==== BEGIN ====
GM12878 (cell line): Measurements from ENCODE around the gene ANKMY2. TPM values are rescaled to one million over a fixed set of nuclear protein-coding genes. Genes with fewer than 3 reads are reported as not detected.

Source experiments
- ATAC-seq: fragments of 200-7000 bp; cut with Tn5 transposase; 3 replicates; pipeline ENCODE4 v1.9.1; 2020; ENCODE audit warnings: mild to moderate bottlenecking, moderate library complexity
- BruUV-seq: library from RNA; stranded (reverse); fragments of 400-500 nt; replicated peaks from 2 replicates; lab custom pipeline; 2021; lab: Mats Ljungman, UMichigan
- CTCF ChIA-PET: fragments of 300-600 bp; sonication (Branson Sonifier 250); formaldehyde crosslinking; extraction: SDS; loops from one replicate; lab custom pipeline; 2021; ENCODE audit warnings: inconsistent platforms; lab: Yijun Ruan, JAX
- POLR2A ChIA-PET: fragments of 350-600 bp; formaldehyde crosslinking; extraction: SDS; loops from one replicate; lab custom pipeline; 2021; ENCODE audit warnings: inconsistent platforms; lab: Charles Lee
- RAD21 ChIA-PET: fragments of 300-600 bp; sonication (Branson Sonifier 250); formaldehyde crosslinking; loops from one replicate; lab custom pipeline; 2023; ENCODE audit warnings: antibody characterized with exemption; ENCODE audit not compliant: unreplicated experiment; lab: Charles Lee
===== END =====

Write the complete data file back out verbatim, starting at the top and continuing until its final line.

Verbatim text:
GM12878 (cell line): Measurements from ENCODE around the gene ANKMY2. TPM values are rescaled to one million over a fixed set of nuclear protein-coding genes. Genes with fewer than 3 reads are reported as not detected.

Source experiments
- ATAC-seq: fragments of 200-7000 bp; cut with Tn5 transposase; 3 replicates; pipeline ENCODE4 v1.9.1; 2020; ENCODE audit warnings: mild to moderate bottlenecking, moderate library complexity
- BruUV-seq: library from RNA; stranded (reverse); fragments of 400-500 nt; replicated peaks from 2 replicates; lab custom pipeline; 2021; lab: Mats Ljungman, UMichigan
- CTCF ChIA-PET: fragments of 300-600 bp; sonication (Branson Sonifier 250); formaldehyde crosslinking; extraction: SDS; loops from one replicate; lab custom pipeline; 2021; ENCODE audit warnings: inconsistent platforms; lab: Yijun Ruan, JAX
- POLR2A ChIA-PET: fragments of 350-600 bp; formaldehyde crosslinking; extraction: SDS; loops from one replicate; lab custom pipeline; 2021; ENCODE audit warnings: inconsistent platforms; lab: Charles Lee
- RAD21 ChIA-PET: fragments of 300-600 bp; sonication (Branson Sonifier 250); formaldehyde crosslinking; loops from one replicate; lab custom pipeline; 2023; ENCODE audit warnings: antibody characterized with exemption; ENCODE audit not compliant: unreplicated experiment; lab: Charles Lee